Expert Care in Denver for Chest Wall Deformities

As the leading experts in the treatment and correction of chest wall deformities in the region, The Chest Wall Deformity Correction Center and Bracing Clinic at Rocky Mountain Hospital for Children provides convenient access to options, expertise and compassionate care for your child. We know you want the best, and our teams are ready help.

Whether families are looking for state-of-the-art cryoablation to greatly alleviate pain associated with the minimally invasive Nuss Procedure or a non-invasive custom dynamic compression device for Pectus Carinatum, Rocky Mountain Hospital for Children is home to some of the most experienced Chest Wall Specialists in the entire Rocky Mountain region.

Not only is RMHC the only facility in the Rocky Mountain Region to offer a dynamic compression brace for the non-invasive treatment for Pectus Carinatum, we are one of only a few in the entire country. Additionally, Dr. Marcelo Martinez-Ferro, a world-renowned physician and the developer of the dynamic compression brace, has personally worked in Denver with RMHC’s pediatric surgeons and their patients.

For more information about The Chest Wall Deformity Correction Center and Bracing Clinic, call (303) 839-6001.

Understanding Chest Wall Deformities

Chest wall deformities occur when the cartilage that connects the ribs grows at an uneven pace.

Pectus Excavatum, also known as funnel chest or sunken chest, represents 90% of all chest wall deformities. It occurs in up to 1 in 400 live births and tends to affect males more than females at a rate of 5 to 1.

Pectus Excavatum is diagnosed after a physical exam by a pediatric surgeon and most noticeable when children go through a rapid growth spurt in their teen years. It may cause back pain, shortness of breath, exercise intolerance and chest pain.

The pediatric surgeons at Rocky Mountain Hospital for Children correct Pectus Excavatum using a minimally invasive surgical procedure called the Nuss Procedure whereby surgeons use small incisions that are approximately 1 inch long on each side of the chest. The surgeons use the incisions to place a customized curved steel bar under the sternum to instantly correct the pectus excavatum.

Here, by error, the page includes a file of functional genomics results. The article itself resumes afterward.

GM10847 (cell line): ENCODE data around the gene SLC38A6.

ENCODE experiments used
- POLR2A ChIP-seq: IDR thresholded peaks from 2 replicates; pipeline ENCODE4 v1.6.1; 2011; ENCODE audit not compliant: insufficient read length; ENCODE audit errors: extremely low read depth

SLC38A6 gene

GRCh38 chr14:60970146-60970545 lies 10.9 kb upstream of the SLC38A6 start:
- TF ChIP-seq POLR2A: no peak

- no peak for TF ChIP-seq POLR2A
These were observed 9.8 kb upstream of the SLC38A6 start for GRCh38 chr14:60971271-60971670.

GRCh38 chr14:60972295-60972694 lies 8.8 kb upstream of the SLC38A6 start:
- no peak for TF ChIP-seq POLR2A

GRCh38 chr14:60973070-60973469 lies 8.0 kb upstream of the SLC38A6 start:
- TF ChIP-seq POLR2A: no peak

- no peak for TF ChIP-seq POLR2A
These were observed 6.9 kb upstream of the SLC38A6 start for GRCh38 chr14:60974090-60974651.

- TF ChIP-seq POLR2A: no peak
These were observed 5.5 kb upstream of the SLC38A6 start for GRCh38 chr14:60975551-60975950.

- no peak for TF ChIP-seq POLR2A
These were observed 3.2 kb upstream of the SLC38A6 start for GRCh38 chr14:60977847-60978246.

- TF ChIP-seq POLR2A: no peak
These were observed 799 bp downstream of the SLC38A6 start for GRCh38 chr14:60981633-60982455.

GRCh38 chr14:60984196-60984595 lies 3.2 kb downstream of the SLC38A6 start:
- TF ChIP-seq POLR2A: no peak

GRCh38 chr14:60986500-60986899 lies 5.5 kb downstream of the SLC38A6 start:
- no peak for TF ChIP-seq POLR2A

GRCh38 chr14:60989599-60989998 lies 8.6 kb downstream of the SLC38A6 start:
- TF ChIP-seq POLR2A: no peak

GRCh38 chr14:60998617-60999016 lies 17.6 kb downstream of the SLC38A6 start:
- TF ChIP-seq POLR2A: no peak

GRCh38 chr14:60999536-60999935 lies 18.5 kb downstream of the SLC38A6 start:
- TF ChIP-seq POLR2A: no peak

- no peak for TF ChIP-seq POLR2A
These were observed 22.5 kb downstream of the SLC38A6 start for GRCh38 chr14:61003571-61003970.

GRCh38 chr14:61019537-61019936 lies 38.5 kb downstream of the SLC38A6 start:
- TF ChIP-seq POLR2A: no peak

This procedure is now offered with cryoablation (in most cases) which minimizes any pain associated with the procedure without the extended need for narcotics. With cryoablation, our specially trained pediatric surgeons use a unique freezing method to block targeted nerves near the incision site so that they don’t transmit pain for several months. With this new tool, patients are often discharged home on the first post-operative day and with little to no pain.

Pectus Carinatum, is the second most common chest wall deformity. It is identified by an overgrowth of rib cartilage that causes the chest to protrude forward. The condition is about four times more likely to occur in boys than girls.

There are three ways in which Pectus Carinatum occurs. The most common occurrence is during a growth spurt in pre-adolescent males between 11 and 14 years old. The second most common is from birth – a pigeon-chested appearance is evident in newborns, and between two and three-year-old children, the chest continues to growth further outward. The least common occurrence is after open heart surgery. In these cases, the sternum fails to heal flat and results in pectus carinatum.

Pectus carinatum symptoms

Most children with Pectus Carinatum develop normal hearts and lungs, but the deformity of the chest wall could prevent them from functioning at their optimal capability. Many children with Pectus Carinatum will experience shortness of breath during activity, decreased endurance and some chest pain.

In addition to the physical symptoms, there can also be psychosocial implications. The shape of the chest can cause embarrassment, lack of self-confidence and possible disruption to social connection through adolescence and into adulthood.

Pigeon chest treatments

There are two ways our Denver pediatric specialists treat Pectus Carinatum at RMHC. The first more common option is a non-invasive, external custom bracing technique, and the second option is with pediatric surgery.